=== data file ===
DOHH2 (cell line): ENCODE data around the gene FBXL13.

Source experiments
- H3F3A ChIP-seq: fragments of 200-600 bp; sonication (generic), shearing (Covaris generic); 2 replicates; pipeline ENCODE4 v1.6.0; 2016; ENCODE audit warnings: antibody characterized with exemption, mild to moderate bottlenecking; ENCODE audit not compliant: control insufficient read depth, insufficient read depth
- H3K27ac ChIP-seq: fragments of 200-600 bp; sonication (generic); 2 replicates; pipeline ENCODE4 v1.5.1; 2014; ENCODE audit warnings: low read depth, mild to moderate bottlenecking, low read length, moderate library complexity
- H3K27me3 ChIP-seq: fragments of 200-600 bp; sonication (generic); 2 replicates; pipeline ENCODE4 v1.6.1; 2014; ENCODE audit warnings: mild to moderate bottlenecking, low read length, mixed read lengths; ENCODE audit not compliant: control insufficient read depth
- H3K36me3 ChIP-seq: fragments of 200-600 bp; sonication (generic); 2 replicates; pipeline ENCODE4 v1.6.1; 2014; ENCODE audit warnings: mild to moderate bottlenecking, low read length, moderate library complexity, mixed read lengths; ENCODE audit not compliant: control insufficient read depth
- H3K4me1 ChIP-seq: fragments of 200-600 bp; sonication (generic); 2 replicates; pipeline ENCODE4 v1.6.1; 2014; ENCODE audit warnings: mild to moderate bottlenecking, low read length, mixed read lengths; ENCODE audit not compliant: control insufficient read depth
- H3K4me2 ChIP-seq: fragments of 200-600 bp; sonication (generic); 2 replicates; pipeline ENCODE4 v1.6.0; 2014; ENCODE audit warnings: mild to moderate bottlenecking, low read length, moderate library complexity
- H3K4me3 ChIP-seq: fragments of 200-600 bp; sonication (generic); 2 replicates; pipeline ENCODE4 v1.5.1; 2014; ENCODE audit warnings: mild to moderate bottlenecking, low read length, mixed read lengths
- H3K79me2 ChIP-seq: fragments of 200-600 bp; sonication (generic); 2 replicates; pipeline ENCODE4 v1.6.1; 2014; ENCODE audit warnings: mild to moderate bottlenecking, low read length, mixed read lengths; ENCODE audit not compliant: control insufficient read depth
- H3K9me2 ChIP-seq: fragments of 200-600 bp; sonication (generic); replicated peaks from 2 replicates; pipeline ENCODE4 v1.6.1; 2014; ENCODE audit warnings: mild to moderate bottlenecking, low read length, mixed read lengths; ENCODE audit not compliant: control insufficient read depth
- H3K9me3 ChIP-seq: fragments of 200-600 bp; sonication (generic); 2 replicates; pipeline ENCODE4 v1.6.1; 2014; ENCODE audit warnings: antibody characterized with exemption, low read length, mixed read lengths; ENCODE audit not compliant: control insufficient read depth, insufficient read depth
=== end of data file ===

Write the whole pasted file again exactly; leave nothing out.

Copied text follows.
DOHH2 (cell line): ENCODE data around the gene FBXL13.

Source experiments
- H3F3A ChIP-seq: fragments of 200-600 bp; sonication (generic), shearing (Covaris generic); 2 replicates; pipeline ENCODE4 v1.6.0; 2016; ENCODE audit warnings: antibody characterized with exemption, mild to moderate bottlenecking; ENCODE audit not compliant: control insufficient read depth, insufficient read depth
- H3K27ac ChIP-seq: fragments of 200-600 bp; sonication (generic); 2 replicates; pipeline ENCODE4 v1.5.1; 2014; ENCODE audit warnings: low read depth, mild to moderate bottlenecking, low read length, moderate library complexity
- H3K27me3 ChIP-seq: fragments of 200-600 bp; sonication (generic); 2 replicates; pipeline ENCODE4 v1.6.1; 2014; ENCODE audit warnings: mild to moderate bottlenecking, low read length, mixed read lengths; ENCODE audit not compliant: control insufficient read depth
- H3K36me3 ChIP-seq: fragments of 200-600 bp; sonication (generic); 2 replicates; pipeline ENCODE4 v1.6.1; 2014; ENCODE audit warnings: mild to moderate bottlenecking, low read length, moderate library complexity, mixed read lengths; ENCODE audit not compliant: control insufficient read depth
- H3K4me1 ChIP-seq: fragments of 200-600 bp; sonication (generic); 2 replicates; pipeline ENCODE4 v1.6.1; 2014; ENCODE audit warnings: mild to moderate bottlenecking, low read length, mixed read lengths; ENCODE audit not compliant: control insufficient read depth
- H3K4me2 ChIP-seq: fragments of 200-600 bp; sonication (generic); 2 replicates; pipeline ENCODE4 v1.6.0; 2014; ENCODE audit warnings: mild to moderate bottlenecking, low read length, moderate library complexity
- H3K4me3 ChIP-seq: fragments of 200-600 bp; sonication (generic); 2 replicates; pipeline ENCODE4 v1.5.1; 2014; ENCODE audit warnings: mild to moderate bottlenecking, low read length, mixed read lengths
- H3K79me2 ChIP-seq: fragments of 200-600 bp; sonication (generic); 2 replicates; pipeline ENCODE4 v1.6.1; 2014; ENCODE audit warnings: mild to moderate bottlenecking, low read length, mixed read lengths; ENCODE audit not compliant: control insufficient read depth
- H3K9me2 ChIP-seq: fragments of 200-600 bp; sonication (generic); replicated peaks from 2 replicates; pipeline ENCODE4 v1.6.1; 2014; ENCODE audit warnings: mild to moderate bottlenecking, low read length, mixed read lengths; ENCODE audit not compliant: control insufficient read depth
- H3K9me3 ChIP-seq: fragments of 200-600 bp; sonication (generic); 2 replicates; pipeline ENCODE4 v1.6.1; 2014; ENCODE audit warnings: antibody characterized with exemption, low read length, mixed read lengths; ENCODE audit not compliant: control insufficient read depth, insufficient read depth